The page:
Friday, March 14, 2014

Monsanto going organic?

seems to be high tech organic Monsanto going organic in a quest for the perfect veggie (via Steven Hsu at Information Processing): "Furthermore, genetically modifying consumer crops proved to be inefficient and expensive. Stark estimates that adding a new gene takes roughly 10 years and $100 million to go from a product concept to regulatory approval. And inserting genes one at a time doesn’t necessarily produce the kinds of traits that rely on the inter­actions of several genes. Well before their veggie business went kaput, Monsanto knew it couldn’t just genetically modify its way to better produce; it had to breed great vegetables to begin with. As Stark phrases a company mantra: “The best gene in the world doesn’t fix dogshit germplasm.”
What does? Crossbreeding. Stark had an advantage here: In the process of learning how to engineer chemical and pest resistance into corn, researchers at Monsanto had learned to read and understand plant genomes—to tell the difference between the dogshit germplasm and the gold. And they had some nifty technology that allowed them to predict whether a given cross would yield the traits they wanted.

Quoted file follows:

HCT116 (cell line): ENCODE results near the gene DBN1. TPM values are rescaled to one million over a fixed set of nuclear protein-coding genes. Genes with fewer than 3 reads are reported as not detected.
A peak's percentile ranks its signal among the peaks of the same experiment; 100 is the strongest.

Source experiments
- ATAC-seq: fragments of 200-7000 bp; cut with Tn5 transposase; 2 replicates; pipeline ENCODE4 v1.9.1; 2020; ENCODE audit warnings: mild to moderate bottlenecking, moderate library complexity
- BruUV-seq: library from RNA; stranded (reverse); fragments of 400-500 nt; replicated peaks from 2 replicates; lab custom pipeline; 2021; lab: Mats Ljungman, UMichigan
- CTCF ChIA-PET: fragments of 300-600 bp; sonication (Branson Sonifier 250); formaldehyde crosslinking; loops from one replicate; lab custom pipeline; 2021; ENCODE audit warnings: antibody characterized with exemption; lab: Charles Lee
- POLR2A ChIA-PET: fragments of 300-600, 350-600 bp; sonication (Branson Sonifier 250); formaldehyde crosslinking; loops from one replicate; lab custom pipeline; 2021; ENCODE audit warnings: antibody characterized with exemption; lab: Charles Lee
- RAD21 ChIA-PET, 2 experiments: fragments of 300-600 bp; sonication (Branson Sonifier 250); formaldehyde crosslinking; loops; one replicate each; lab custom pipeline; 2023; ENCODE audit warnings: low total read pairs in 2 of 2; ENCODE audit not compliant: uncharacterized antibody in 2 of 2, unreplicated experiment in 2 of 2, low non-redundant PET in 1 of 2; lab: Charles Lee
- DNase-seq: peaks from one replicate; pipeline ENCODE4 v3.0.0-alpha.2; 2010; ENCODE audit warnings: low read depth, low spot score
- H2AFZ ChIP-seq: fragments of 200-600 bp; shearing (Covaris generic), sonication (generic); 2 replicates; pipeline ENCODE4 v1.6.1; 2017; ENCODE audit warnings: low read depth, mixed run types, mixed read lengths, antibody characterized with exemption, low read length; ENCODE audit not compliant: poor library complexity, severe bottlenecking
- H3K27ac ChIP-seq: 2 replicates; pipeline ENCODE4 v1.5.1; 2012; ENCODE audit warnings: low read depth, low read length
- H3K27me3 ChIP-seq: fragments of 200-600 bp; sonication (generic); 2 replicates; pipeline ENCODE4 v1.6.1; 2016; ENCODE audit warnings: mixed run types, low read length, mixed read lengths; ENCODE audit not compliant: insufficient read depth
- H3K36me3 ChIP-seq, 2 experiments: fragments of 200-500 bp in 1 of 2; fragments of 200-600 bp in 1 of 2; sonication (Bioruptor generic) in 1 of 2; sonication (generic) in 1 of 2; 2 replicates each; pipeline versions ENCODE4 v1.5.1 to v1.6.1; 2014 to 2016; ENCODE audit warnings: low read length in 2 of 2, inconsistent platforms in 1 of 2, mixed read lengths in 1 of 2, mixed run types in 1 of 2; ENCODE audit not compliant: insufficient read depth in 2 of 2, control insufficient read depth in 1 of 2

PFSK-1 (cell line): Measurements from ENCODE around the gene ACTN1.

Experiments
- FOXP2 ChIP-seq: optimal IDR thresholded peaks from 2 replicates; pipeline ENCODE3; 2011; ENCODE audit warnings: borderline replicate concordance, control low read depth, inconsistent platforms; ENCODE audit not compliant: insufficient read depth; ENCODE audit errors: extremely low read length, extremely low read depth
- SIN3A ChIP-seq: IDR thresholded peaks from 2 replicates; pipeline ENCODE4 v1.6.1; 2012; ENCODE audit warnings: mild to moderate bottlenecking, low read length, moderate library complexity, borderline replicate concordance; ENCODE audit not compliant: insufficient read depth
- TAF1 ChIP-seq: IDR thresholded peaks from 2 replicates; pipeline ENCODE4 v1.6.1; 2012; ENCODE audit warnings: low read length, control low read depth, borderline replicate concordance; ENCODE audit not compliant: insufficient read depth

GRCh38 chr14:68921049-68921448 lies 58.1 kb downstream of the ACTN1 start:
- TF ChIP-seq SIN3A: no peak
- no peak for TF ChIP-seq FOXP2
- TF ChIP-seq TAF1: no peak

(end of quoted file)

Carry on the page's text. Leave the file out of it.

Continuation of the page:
The key was a technique called genetic marking. It maps the parts of a genome that might be associated with a given trait, even if that trait arises from multiple genes working in concert. Researchers identify and cross plants with traits they like and then run millions of samples from the hybrid—just bits of leaf, really—through a machine that can read more than 200,000 samples per week and map all the genes in a particular region of the plant’s chromosomes."
"Make fruit taste better and people will eat more of it. “That’s good for society and, let’s face it, good for business,” Stark says.
Monsanto is still Monsanto. The company enforces stringent contracts for farmers who buy its produce seeds. Just as with Roundup Ready soybeans, Monsanto prohibits regrowing seeds from the new crops. The company maintains exclusion clauses with growers if harvests don’t meet the standards of firmness, sweetness, or scent—pending strict quality-assurance checks."

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